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The influence of two different invitation letters on chlamydia testing participation: randomized controlled trial. / ten Hoor, G.; Hoebe, C.J.P.A.; van Bergen, J.E.A.M.; Brouwers, E.E.H.G.; Ruiter, R.A.C.; Kok, G.

In: Journal of Medical Internet Research, Vol. 16, No. 1, e24, 01.01.2014.

Research output: Contribution to journalArticleAcademicpeer-review

TY - JOUR

T1 - The influence of two different invitation letters on chlamydia testing participation: randomized controlled trial

AU - ten Hoor, G.

AU - Hoebe, C.J.P.A.

AU - van Bergen, J.E.A.M.

AU - Brouwers, E.E.H.G.

AU - Ruiter, R.A.C.

AU - Kok, G.

PY - 2014/1/1

Y1 - 2014/1/1

N2 - BACKGROUND: In The Netherlands, screening for chlamydia (the most prevalent sexually transmitted infection worldwide) is a relatively simple and free procedure. Via an invitation letter sent by the public health services (PHS), people are asked to visit a website to request a test kit. They can then do a chlamydia test at home, send it anonymously to a laboratory, and, within two weeks, they can review their test results online and be treated by their general practitioner or the PHS. Unfortunately, the participation rates are low and the process is believed to be not (cost-) effective. OBJECTIVE: The objective of this study was to assess whether the low participation rate of screening for chlamydia at home, via an invitation letter asking to visit a website and request a test kit, could be improved by optimizing the invitation letter through systematically applied behavior change theories and evidence. METHODS: The original letter and a revised letter were randomly sent out to 13,551 citizens, 16 to 29 years old, in a Dutch municipality. Using behavior change theories, the revised letter sought to increase motivation to conduct chlamydia screening tests. The revised letter was tailored to beliefs that were found in earlier studies: risk perception, advantages and disadvantages (attitude), moral norm, social influence, and response- and self-efficacy. Revisions to the new letter also sought to avoid possible unwanted resistance caused when people feel pressured, and included prompts to trigger the desired behavior. RESULTS: No significant differences in test package requests were found between the two letters. There were also no differences between the original and revised letters in the rates of returned tests (11.80%, 581/4922 vs. 11.07%, 549/4961) or positive test results (4.8%, 23/484 vs. 4.1%, 19/460). It is evident that the new letter did not improve participation compared to the original letter. CONCLUSIONS: It is clear that the approach of inviting the target population through a letter does not lead to higher participation rates for chlamydia screening. Other approaches have to be developed and pilot tested.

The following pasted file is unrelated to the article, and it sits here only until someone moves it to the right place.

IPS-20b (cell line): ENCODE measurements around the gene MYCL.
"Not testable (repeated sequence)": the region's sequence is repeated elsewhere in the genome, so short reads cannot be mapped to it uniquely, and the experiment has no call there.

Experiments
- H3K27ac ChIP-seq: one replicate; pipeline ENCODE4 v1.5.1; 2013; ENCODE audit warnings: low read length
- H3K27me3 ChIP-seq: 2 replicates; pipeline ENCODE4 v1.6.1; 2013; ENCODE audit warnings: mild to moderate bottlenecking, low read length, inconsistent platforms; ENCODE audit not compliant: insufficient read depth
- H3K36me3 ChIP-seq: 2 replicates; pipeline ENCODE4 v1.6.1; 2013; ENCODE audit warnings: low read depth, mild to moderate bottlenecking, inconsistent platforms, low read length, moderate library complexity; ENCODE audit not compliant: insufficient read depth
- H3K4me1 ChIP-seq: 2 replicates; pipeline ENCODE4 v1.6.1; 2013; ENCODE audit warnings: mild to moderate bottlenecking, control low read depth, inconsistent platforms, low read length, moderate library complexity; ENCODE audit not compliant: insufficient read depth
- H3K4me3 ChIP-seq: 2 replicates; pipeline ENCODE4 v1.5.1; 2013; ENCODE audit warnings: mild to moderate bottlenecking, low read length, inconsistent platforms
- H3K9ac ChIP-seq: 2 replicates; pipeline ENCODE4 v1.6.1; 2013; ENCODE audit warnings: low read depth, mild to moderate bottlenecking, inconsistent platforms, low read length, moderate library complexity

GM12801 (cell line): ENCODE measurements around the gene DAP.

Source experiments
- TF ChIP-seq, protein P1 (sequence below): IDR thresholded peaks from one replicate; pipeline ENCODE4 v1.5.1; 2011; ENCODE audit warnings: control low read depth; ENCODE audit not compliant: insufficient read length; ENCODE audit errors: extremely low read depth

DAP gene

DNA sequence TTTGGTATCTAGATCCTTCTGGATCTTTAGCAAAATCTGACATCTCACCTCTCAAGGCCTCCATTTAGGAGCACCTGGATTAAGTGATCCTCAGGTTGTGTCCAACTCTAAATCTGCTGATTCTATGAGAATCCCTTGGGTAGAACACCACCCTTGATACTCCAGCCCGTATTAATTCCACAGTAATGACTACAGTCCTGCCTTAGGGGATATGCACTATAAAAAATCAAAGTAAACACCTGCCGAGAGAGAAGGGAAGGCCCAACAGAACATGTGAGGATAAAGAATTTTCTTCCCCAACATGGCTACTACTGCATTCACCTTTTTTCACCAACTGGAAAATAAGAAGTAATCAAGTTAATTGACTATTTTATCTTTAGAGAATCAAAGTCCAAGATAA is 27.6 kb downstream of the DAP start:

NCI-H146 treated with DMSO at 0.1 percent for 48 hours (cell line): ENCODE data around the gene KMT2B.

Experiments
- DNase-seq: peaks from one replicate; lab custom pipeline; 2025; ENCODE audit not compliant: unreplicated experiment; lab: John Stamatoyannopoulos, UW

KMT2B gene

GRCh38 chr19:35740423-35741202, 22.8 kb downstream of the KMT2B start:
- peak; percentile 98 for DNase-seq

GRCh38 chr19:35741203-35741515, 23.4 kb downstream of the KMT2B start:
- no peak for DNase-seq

AB - BACKGROUND: In The Netherlands, screening for chlamydia (the most prevalent sexually transmitted infection worldwide) is a relatively simple and free procedure. Via an invitation letter sent by the public health services (PHS), people are asked to visit a website to request a test kit. They can then do a chlamydia test at home, send it anonymously to a laboratory, and, within two weeks, they can review their test results online and be treated by their general practitioner or the PHS. Unfortunately, the participation rates are low and the process is believed to be not (cost-) effective. OBJECTIVE: The objective of this study was to assess whether the low participation rate of screening for chlamydia at home, via an invitation letter asking to visit a website and request a test kit, could be improved by optimizing the invitation letter through systematically applied behavior change theories and evidence. METHODS: The original letter and a revised letter were randomly sent out to 13,551 citizens, 16 to 29 years old, in a Dutch municipality. Using behavior change theories, the revised letter sought to increase motivation to conduct chlamydia screening tests. The revised letter was tailored to beliefs that were found in earlier studies: risk perception, advantages and disadvantages (attitude), moral norm, social influence, and response- and self-efficacy. Revisions to the new letter also sought to avoid possible unwanted resistance caused when people feel pressured, and included prompts to trigger the desired behavior. RESULTS: No significant differences in test package requests were found between the two letters. There were also no differences between the original and revised letters in the rates of returned tests (11.80%, 581/4922 vs. 11.07%, 549/4961) or positive test results (4.8%, 23/484 vs. 4.1%, 19/460). It is evident that the new letter did not improve participation compared to the original letter. CONCLUSIONS: It is clear that the approach of inviting the target population through a letter does not lead to higher participation rates for chlamydia screening. Other approaches have to be developed and pilot tested.

U2 - 10.2196/jmir.2907

DO - 10.2196/jmir.2907

M3 - Article

VL - 16

JO - Journal of Medical Internet Research

JF - Journal of Medical Internet Research

SN - 1438-8871

IS - 1

M1 - e24

ER -